This week Mother Nature gave us a run for our money as she cycled through the entire gamut of seasonal changes in a short 7 days. We began this week with a true pounding of rain, saturating the fields, and making it nearly impossible to care for birthing cattle. The turf was so loose that we had to park the four wheel drive and get the ATV's out in an effort to prevent too much damage to the ground. Our normally small creeks turned into rushing muddy water that lapped at the very top of our bridges, before spilling down the sides and emptying into the lower fields.
And then...it snowed.
After enjoying a nearly 60 degree day, the snow belted us, and in true March fashion, by mid-afternoon it was gone. It is strange to be working in the field in t-shirts one day, and back in coveralls, trying to stay warm the next....and then back in t-shirts one day later!
So, as we prepare for even more snow, it makes me think: In like a lion, out like a lamb?!? I wish!
We just have to remember that in less than a week, each new day will be progressively warmer. I suppose without the cold, bitter storms of winter, we wouldn't have any appreciation for the warm, comforting days of summer. Well, I for one, am holding my breath for the latter!
I will leave you with with a photo from last summer; perhaps it will give you the stamina to get through this (hopefully) last winter storm.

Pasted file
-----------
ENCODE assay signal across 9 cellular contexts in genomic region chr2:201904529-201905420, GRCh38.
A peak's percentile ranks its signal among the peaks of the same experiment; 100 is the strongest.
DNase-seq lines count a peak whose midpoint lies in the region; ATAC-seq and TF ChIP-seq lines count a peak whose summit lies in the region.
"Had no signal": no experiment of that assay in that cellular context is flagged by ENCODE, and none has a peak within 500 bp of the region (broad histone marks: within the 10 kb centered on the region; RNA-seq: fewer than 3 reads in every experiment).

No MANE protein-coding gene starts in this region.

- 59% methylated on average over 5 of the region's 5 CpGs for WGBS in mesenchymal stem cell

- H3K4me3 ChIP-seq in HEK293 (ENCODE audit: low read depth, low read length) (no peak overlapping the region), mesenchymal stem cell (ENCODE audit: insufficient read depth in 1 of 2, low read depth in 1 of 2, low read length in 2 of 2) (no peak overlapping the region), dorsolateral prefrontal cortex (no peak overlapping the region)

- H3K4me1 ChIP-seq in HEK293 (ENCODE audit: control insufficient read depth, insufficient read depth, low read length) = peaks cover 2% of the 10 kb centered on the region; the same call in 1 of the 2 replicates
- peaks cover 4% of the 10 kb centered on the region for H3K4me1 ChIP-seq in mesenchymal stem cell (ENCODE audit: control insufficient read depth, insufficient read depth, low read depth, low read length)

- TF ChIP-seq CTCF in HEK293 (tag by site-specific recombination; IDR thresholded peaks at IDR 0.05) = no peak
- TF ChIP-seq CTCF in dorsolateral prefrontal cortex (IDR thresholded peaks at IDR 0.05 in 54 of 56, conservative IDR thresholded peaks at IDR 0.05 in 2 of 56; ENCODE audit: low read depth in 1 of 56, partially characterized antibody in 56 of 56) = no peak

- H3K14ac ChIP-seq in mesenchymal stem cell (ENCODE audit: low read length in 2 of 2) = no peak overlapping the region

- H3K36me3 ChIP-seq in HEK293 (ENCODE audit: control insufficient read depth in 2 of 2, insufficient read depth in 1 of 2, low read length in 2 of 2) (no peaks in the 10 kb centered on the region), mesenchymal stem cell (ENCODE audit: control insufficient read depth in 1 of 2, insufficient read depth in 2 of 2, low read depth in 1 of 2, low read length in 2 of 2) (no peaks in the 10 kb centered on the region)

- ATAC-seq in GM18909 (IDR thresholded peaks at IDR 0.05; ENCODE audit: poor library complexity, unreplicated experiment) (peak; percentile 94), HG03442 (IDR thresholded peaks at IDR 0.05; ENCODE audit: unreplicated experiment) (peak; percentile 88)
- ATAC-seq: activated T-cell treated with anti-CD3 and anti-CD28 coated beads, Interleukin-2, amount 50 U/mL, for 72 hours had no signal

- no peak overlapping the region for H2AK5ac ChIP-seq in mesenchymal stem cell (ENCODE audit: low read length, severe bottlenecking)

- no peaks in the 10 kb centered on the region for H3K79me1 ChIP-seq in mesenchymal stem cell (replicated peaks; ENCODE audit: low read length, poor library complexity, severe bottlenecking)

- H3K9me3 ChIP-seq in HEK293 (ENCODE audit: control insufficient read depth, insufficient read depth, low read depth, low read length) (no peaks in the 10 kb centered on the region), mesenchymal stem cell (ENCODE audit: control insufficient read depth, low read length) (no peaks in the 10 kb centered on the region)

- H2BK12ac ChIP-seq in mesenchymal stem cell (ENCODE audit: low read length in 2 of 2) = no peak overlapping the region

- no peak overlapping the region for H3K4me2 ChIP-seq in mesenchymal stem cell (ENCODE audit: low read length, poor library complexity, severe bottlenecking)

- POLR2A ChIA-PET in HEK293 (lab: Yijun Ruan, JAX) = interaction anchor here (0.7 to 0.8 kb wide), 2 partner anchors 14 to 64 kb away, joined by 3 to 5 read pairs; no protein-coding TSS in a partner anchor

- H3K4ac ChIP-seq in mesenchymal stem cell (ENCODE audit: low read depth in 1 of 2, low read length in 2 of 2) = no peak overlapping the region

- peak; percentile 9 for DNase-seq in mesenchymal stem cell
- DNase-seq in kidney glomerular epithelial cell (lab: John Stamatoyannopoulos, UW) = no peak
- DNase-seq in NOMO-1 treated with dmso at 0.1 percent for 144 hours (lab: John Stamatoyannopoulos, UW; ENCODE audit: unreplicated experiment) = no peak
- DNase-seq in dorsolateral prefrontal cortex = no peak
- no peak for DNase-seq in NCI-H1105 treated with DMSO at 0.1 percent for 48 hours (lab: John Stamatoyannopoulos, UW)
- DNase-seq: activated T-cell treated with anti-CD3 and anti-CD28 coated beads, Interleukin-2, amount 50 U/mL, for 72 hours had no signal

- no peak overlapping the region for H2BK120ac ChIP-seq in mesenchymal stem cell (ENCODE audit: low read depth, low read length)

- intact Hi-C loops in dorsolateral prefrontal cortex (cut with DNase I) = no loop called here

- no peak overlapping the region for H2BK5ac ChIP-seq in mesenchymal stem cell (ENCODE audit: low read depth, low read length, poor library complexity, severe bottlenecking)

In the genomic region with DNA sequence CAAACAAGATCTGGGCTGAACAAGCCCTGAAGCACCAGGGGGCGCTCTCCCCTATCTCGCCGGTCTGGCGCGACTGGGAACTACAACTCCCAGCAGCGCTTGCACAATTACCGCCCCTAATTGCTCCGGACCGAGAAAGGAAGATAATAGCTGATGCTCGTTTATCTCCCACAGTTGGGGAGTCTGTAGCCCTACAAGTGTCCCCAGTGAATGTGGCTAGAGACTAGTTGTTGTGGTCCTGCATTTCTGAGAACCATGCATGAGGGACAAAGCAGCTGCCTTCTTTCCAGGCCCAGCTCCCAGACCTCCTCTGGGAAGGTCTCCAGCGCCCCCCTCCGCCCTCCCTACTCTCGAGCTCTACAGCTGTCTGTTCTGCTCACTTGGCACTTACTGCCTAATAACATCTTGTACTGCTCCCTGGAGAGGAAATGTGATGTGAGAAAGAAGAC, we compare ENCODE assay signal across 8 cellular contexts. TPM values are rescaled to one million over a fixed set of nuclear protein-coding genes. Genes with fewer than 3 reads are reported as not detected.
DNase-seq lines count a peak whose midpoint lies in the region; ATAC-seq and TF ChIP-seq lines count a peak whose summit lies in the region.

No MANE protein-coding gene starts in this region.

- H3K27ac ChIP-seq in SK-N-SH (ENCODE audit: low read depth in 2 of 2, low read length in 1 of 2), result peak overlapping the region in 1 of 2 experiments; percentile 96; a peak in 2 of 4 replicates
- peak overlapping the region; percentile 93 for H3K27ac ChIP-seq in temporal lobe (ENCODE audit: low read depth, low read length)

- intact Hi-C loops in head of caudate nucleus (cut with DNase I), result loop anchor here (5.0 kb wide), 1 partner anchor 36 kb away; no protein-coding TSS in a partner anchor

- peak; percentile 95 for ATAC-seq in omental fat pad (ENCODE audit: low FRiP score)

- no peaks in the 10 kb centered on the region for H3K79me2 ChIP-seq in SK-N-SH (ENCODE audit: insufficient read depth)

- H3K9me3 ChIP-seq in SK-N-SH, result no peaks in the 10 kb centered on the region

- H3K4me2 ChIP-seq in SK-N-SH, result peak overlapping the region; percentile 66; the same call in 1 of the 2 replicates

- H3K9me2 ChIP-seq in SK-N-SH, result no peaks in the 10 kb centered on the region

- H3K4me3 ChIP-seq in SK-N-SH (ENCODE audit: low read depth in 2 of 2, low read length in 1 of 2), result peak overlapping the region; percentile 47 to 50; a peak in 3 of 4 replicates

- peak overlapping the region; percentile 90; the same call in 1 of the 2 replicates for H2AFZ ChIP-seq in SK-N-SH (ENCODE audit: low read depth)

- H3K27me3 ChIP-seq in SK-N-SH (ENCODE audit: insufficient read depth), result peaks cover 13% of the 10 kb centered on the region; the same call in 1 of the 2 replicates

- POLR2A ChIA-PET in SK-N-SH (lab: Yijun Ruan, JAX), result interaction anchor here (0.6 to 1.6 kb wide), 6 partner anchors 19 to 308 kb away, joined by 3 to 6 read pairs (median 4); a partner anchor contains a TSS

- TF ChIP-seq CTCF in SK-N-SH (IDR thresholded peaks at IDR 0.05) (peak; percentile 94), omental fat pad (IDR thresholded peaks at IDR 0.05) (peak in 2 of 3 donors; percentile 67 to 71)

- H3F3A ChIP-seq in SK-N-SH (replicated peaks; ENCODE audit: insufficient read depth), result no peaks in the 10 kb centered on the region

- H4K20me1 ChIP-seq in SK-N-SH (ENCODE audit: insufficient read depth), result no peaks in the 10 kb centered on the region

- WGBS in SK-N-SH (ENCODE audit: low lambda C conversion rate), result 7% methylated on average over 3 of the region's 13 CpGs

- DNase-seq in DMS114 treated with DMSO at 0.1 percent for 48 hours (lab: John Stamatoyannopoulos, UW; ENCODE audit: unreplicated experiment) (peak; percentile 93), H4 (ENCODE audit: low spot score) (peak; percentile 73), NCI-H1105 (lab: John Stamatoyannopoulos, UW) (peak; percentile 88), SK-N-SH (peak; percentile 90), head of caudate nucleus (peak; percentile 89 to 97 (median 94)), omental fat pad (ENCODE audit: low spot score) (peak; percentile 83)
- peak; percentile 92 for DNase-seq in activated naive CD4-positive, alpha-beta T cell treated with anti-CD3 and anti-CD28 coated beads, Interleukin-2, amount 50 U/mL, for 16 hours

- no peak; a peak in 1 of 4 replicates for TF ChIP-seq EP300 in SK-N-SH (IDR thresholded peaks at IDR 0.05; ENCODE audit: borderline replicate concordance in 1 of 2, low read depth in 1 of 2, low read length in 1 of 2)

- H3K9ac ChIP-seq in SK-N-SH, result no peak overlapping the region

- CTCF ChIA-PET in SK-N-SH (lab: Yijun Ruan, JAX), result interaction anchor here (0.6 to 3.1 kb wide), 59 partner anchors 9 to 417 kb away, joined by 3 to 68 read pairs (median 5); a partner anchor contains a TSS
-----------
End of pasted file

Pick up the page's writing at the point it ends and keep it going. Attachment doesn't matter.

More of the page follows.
It has been quite a rambunctious week on the farm. It started with the harrows, or the large discs used to break the soil up. Just getting the harrows to the farm was an adventure. We had to take the tractor to Avon to pick them up after being repaired, and I can tell you from personal experience that no one enjoys getting stuck behind a tractor on Winchester Rd! With a maximum speed of 20 mph, the cars were lined up as far as we could see. Murphy's Law then took effect, and it was a bumpy ride from there. Once we arrived and hooked up the hydraulic hoses it sprang a leak (actually I would equate it to a flood!), and soaked me in the oily fluid. When we got back to the farm the problems still didn't cease. While trying to maneuver them through a gate, Thomas broke a blade in half, as well as nearly pulling a huge post from the ground. Ahhhh, finally, we can harrow up the ground and get our hands in the dirt....I wish. You see, all implements hook to the back of the tractor using 3 arms, with 2 of the arms moving up and down, allowing us to control how deep to dig into the ground. Well, Thomas (in an effort to drive me crazy, I am certain), repeatedly raised them up too high, causing them to become hung in the up position. Of course, there is only 1 way to get them down: the silliest way possible. Let me just say that 2 grown men balancing on some skinny metal arms, jumping up and down in unison in an attempt to unbind them is quite comical. Actually, ridiculous. It worked for 2 or 3 times, but then we had to resort to a sledgehammer, which of course, I broke the head off of!